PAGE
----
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"Anything can be art. Even a can of Campbell's soup."
So admitted Roger Ebert, world-famous movie reviewer and notorious videogame detractor, back in July of 2007. However, continued Ebert, videogames will never be "high art."
Ebert has held fast to his "games cannot be art" position for two and a half years, braving an e-firestorm of responses from passionate game fans. The gaming community has folded this fight into itself - we haven't just argued with Ebert, we've also debated endlessly with each other.
Many of Ebert's opponents have unwittingly invoked a fragment of Ebert's argument in defense of games: Anything can be art, therefore games are art. End of discussion.
Of course, these game proponents don't state their position so baldly; instead, they point to cultural products that have no utilitarian value for survival. If humans make it, but you can't eat it, keep warm with it or sit on it, then it's art. I've even heard this argument expanded to lasso sports into the art corral.
This "utilitarian test" is a nice thought experiment, but it ends up derailing the debate about games. We need to be honest with ourselves: deep down inside, buried beneath our indignations, we all understand where Ebert is coming from, right? Not even a little bit?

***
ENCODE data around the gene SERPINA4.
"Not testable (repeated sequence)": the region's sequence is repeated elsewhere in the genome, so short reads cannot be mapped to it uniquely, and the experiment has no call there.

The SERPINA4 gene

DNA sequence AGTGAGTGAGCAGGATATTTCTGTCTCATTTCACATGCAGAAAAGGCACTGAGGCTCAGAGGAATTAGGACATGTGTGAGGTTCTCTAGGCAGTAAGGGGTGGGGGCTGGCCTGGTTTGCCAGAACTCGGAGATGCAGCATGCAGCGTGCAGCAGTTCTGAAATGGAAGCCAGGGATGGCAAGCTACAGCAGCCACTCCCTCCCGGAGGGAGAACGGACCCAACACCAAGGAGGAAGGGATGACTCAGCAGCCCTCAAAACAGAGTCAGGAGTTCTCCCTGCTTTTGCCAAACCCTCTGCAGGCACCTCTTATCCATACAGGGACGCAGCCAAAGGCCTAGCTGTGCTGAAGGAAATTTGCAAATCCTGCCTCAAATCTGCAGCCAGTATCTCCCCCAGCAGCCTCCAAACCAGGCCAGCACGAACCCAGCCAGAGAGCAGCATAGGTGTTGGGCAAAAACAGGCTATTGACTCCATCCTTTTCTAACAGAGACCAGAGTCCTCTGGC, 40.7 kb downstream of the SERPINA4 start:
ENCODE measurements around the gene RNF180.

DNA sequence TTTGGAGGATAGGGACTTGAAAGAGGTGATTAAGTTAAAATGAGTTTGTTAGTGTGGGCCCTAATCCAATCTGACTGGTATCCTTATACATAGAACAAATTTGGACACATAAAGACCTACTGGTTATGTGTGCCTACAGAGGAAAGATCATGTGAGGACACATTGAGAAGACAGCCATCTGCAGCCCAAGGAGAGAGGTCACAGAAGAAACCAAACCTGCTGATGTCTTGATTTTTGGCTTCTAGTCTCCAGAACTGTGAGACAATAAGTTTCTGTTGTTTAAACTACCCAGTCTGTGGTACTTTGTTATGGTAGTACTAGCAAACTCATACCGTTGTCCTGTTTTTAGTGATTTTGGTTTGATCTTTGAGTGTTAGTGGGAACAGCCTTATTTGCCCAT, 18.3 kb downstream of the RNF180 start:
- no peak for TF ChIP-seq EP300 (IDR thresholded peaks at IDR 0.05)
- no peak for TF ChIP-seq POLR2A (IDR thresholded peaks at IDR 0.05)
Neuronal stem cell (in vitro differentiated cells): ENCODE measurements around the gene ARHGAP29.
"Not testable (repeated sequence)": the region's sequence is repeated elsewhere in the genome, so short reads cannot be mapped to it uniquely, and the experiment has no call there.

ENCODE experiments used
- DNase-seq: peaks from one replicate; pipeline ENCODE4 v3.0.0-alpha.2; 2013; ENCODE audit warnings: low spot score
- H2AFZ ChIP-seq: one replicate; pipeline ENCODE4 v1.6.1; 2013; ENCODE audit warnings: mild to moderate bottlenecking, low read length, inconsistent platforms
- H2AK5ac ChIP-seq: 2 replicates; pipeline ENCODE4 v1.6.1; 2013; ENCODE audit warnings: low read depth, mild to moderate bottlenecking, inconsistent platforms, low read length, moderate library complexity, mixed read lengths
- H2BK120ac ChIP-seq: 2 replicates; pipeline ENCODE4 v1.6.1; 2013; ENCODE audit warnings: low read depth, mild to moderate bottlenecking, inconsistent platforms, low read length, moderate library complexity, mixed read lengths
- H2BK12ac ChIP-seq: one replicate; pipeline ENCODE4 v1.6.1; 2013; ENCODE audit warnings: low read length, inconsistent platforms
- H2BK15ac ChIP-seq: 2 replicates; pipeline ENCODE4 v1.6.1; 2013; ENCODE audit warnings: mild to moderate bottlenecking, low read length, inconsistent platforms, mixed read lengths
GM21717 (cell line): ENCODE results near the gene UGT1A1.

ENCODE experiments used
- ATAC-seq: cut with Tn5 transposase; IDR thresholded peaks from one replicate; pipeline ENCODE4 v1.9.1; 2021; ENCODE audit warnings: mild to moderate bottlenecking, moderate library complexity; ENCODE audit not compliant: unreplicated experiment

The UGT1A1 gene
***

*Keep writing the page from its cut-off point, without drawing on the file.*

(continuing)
Let's face it: Games, in general, suck. Most are repetitive and shallow. Most eat up precious moments of our lives without giving us anything more than idle entertainment in return. The really good games, the ones that we would only be half-embarrassed to show Roger Ebert as art samples, are few and far between - maybe one game per console generation, if that. This is hardly what we would recognize as an "art-full" medium. Yes, games pass the zero-utility test, but that's not enough to stand them up proudly next to a Kandinsky painting.
Ebert is right, at least so far. Instead of dismissing his position, however, we should tackle it head-on with the explicit goal of proving him wrong. We must present him with a game so artful that it makes him eat his hat. That is our main task as game designers over the next decade - I hereby decree it
But if we cling to the notion that "anything is art" or throw our hands in the air when attempting a definition, how can we ever begin our quest to make this game? Since we only need to convince Ebert, we'll let him provide a definition of "high art." He may not have been as explicit or concise as we might like, but he left us a few crumbs to nibble on. For example, art might help us "make ourselves more cultured, civilized and empathetic." Additionally, art might cause us to become more "complex, thoughtful, insightful, witty, empathetic, intelligent, philosophical (and so on)."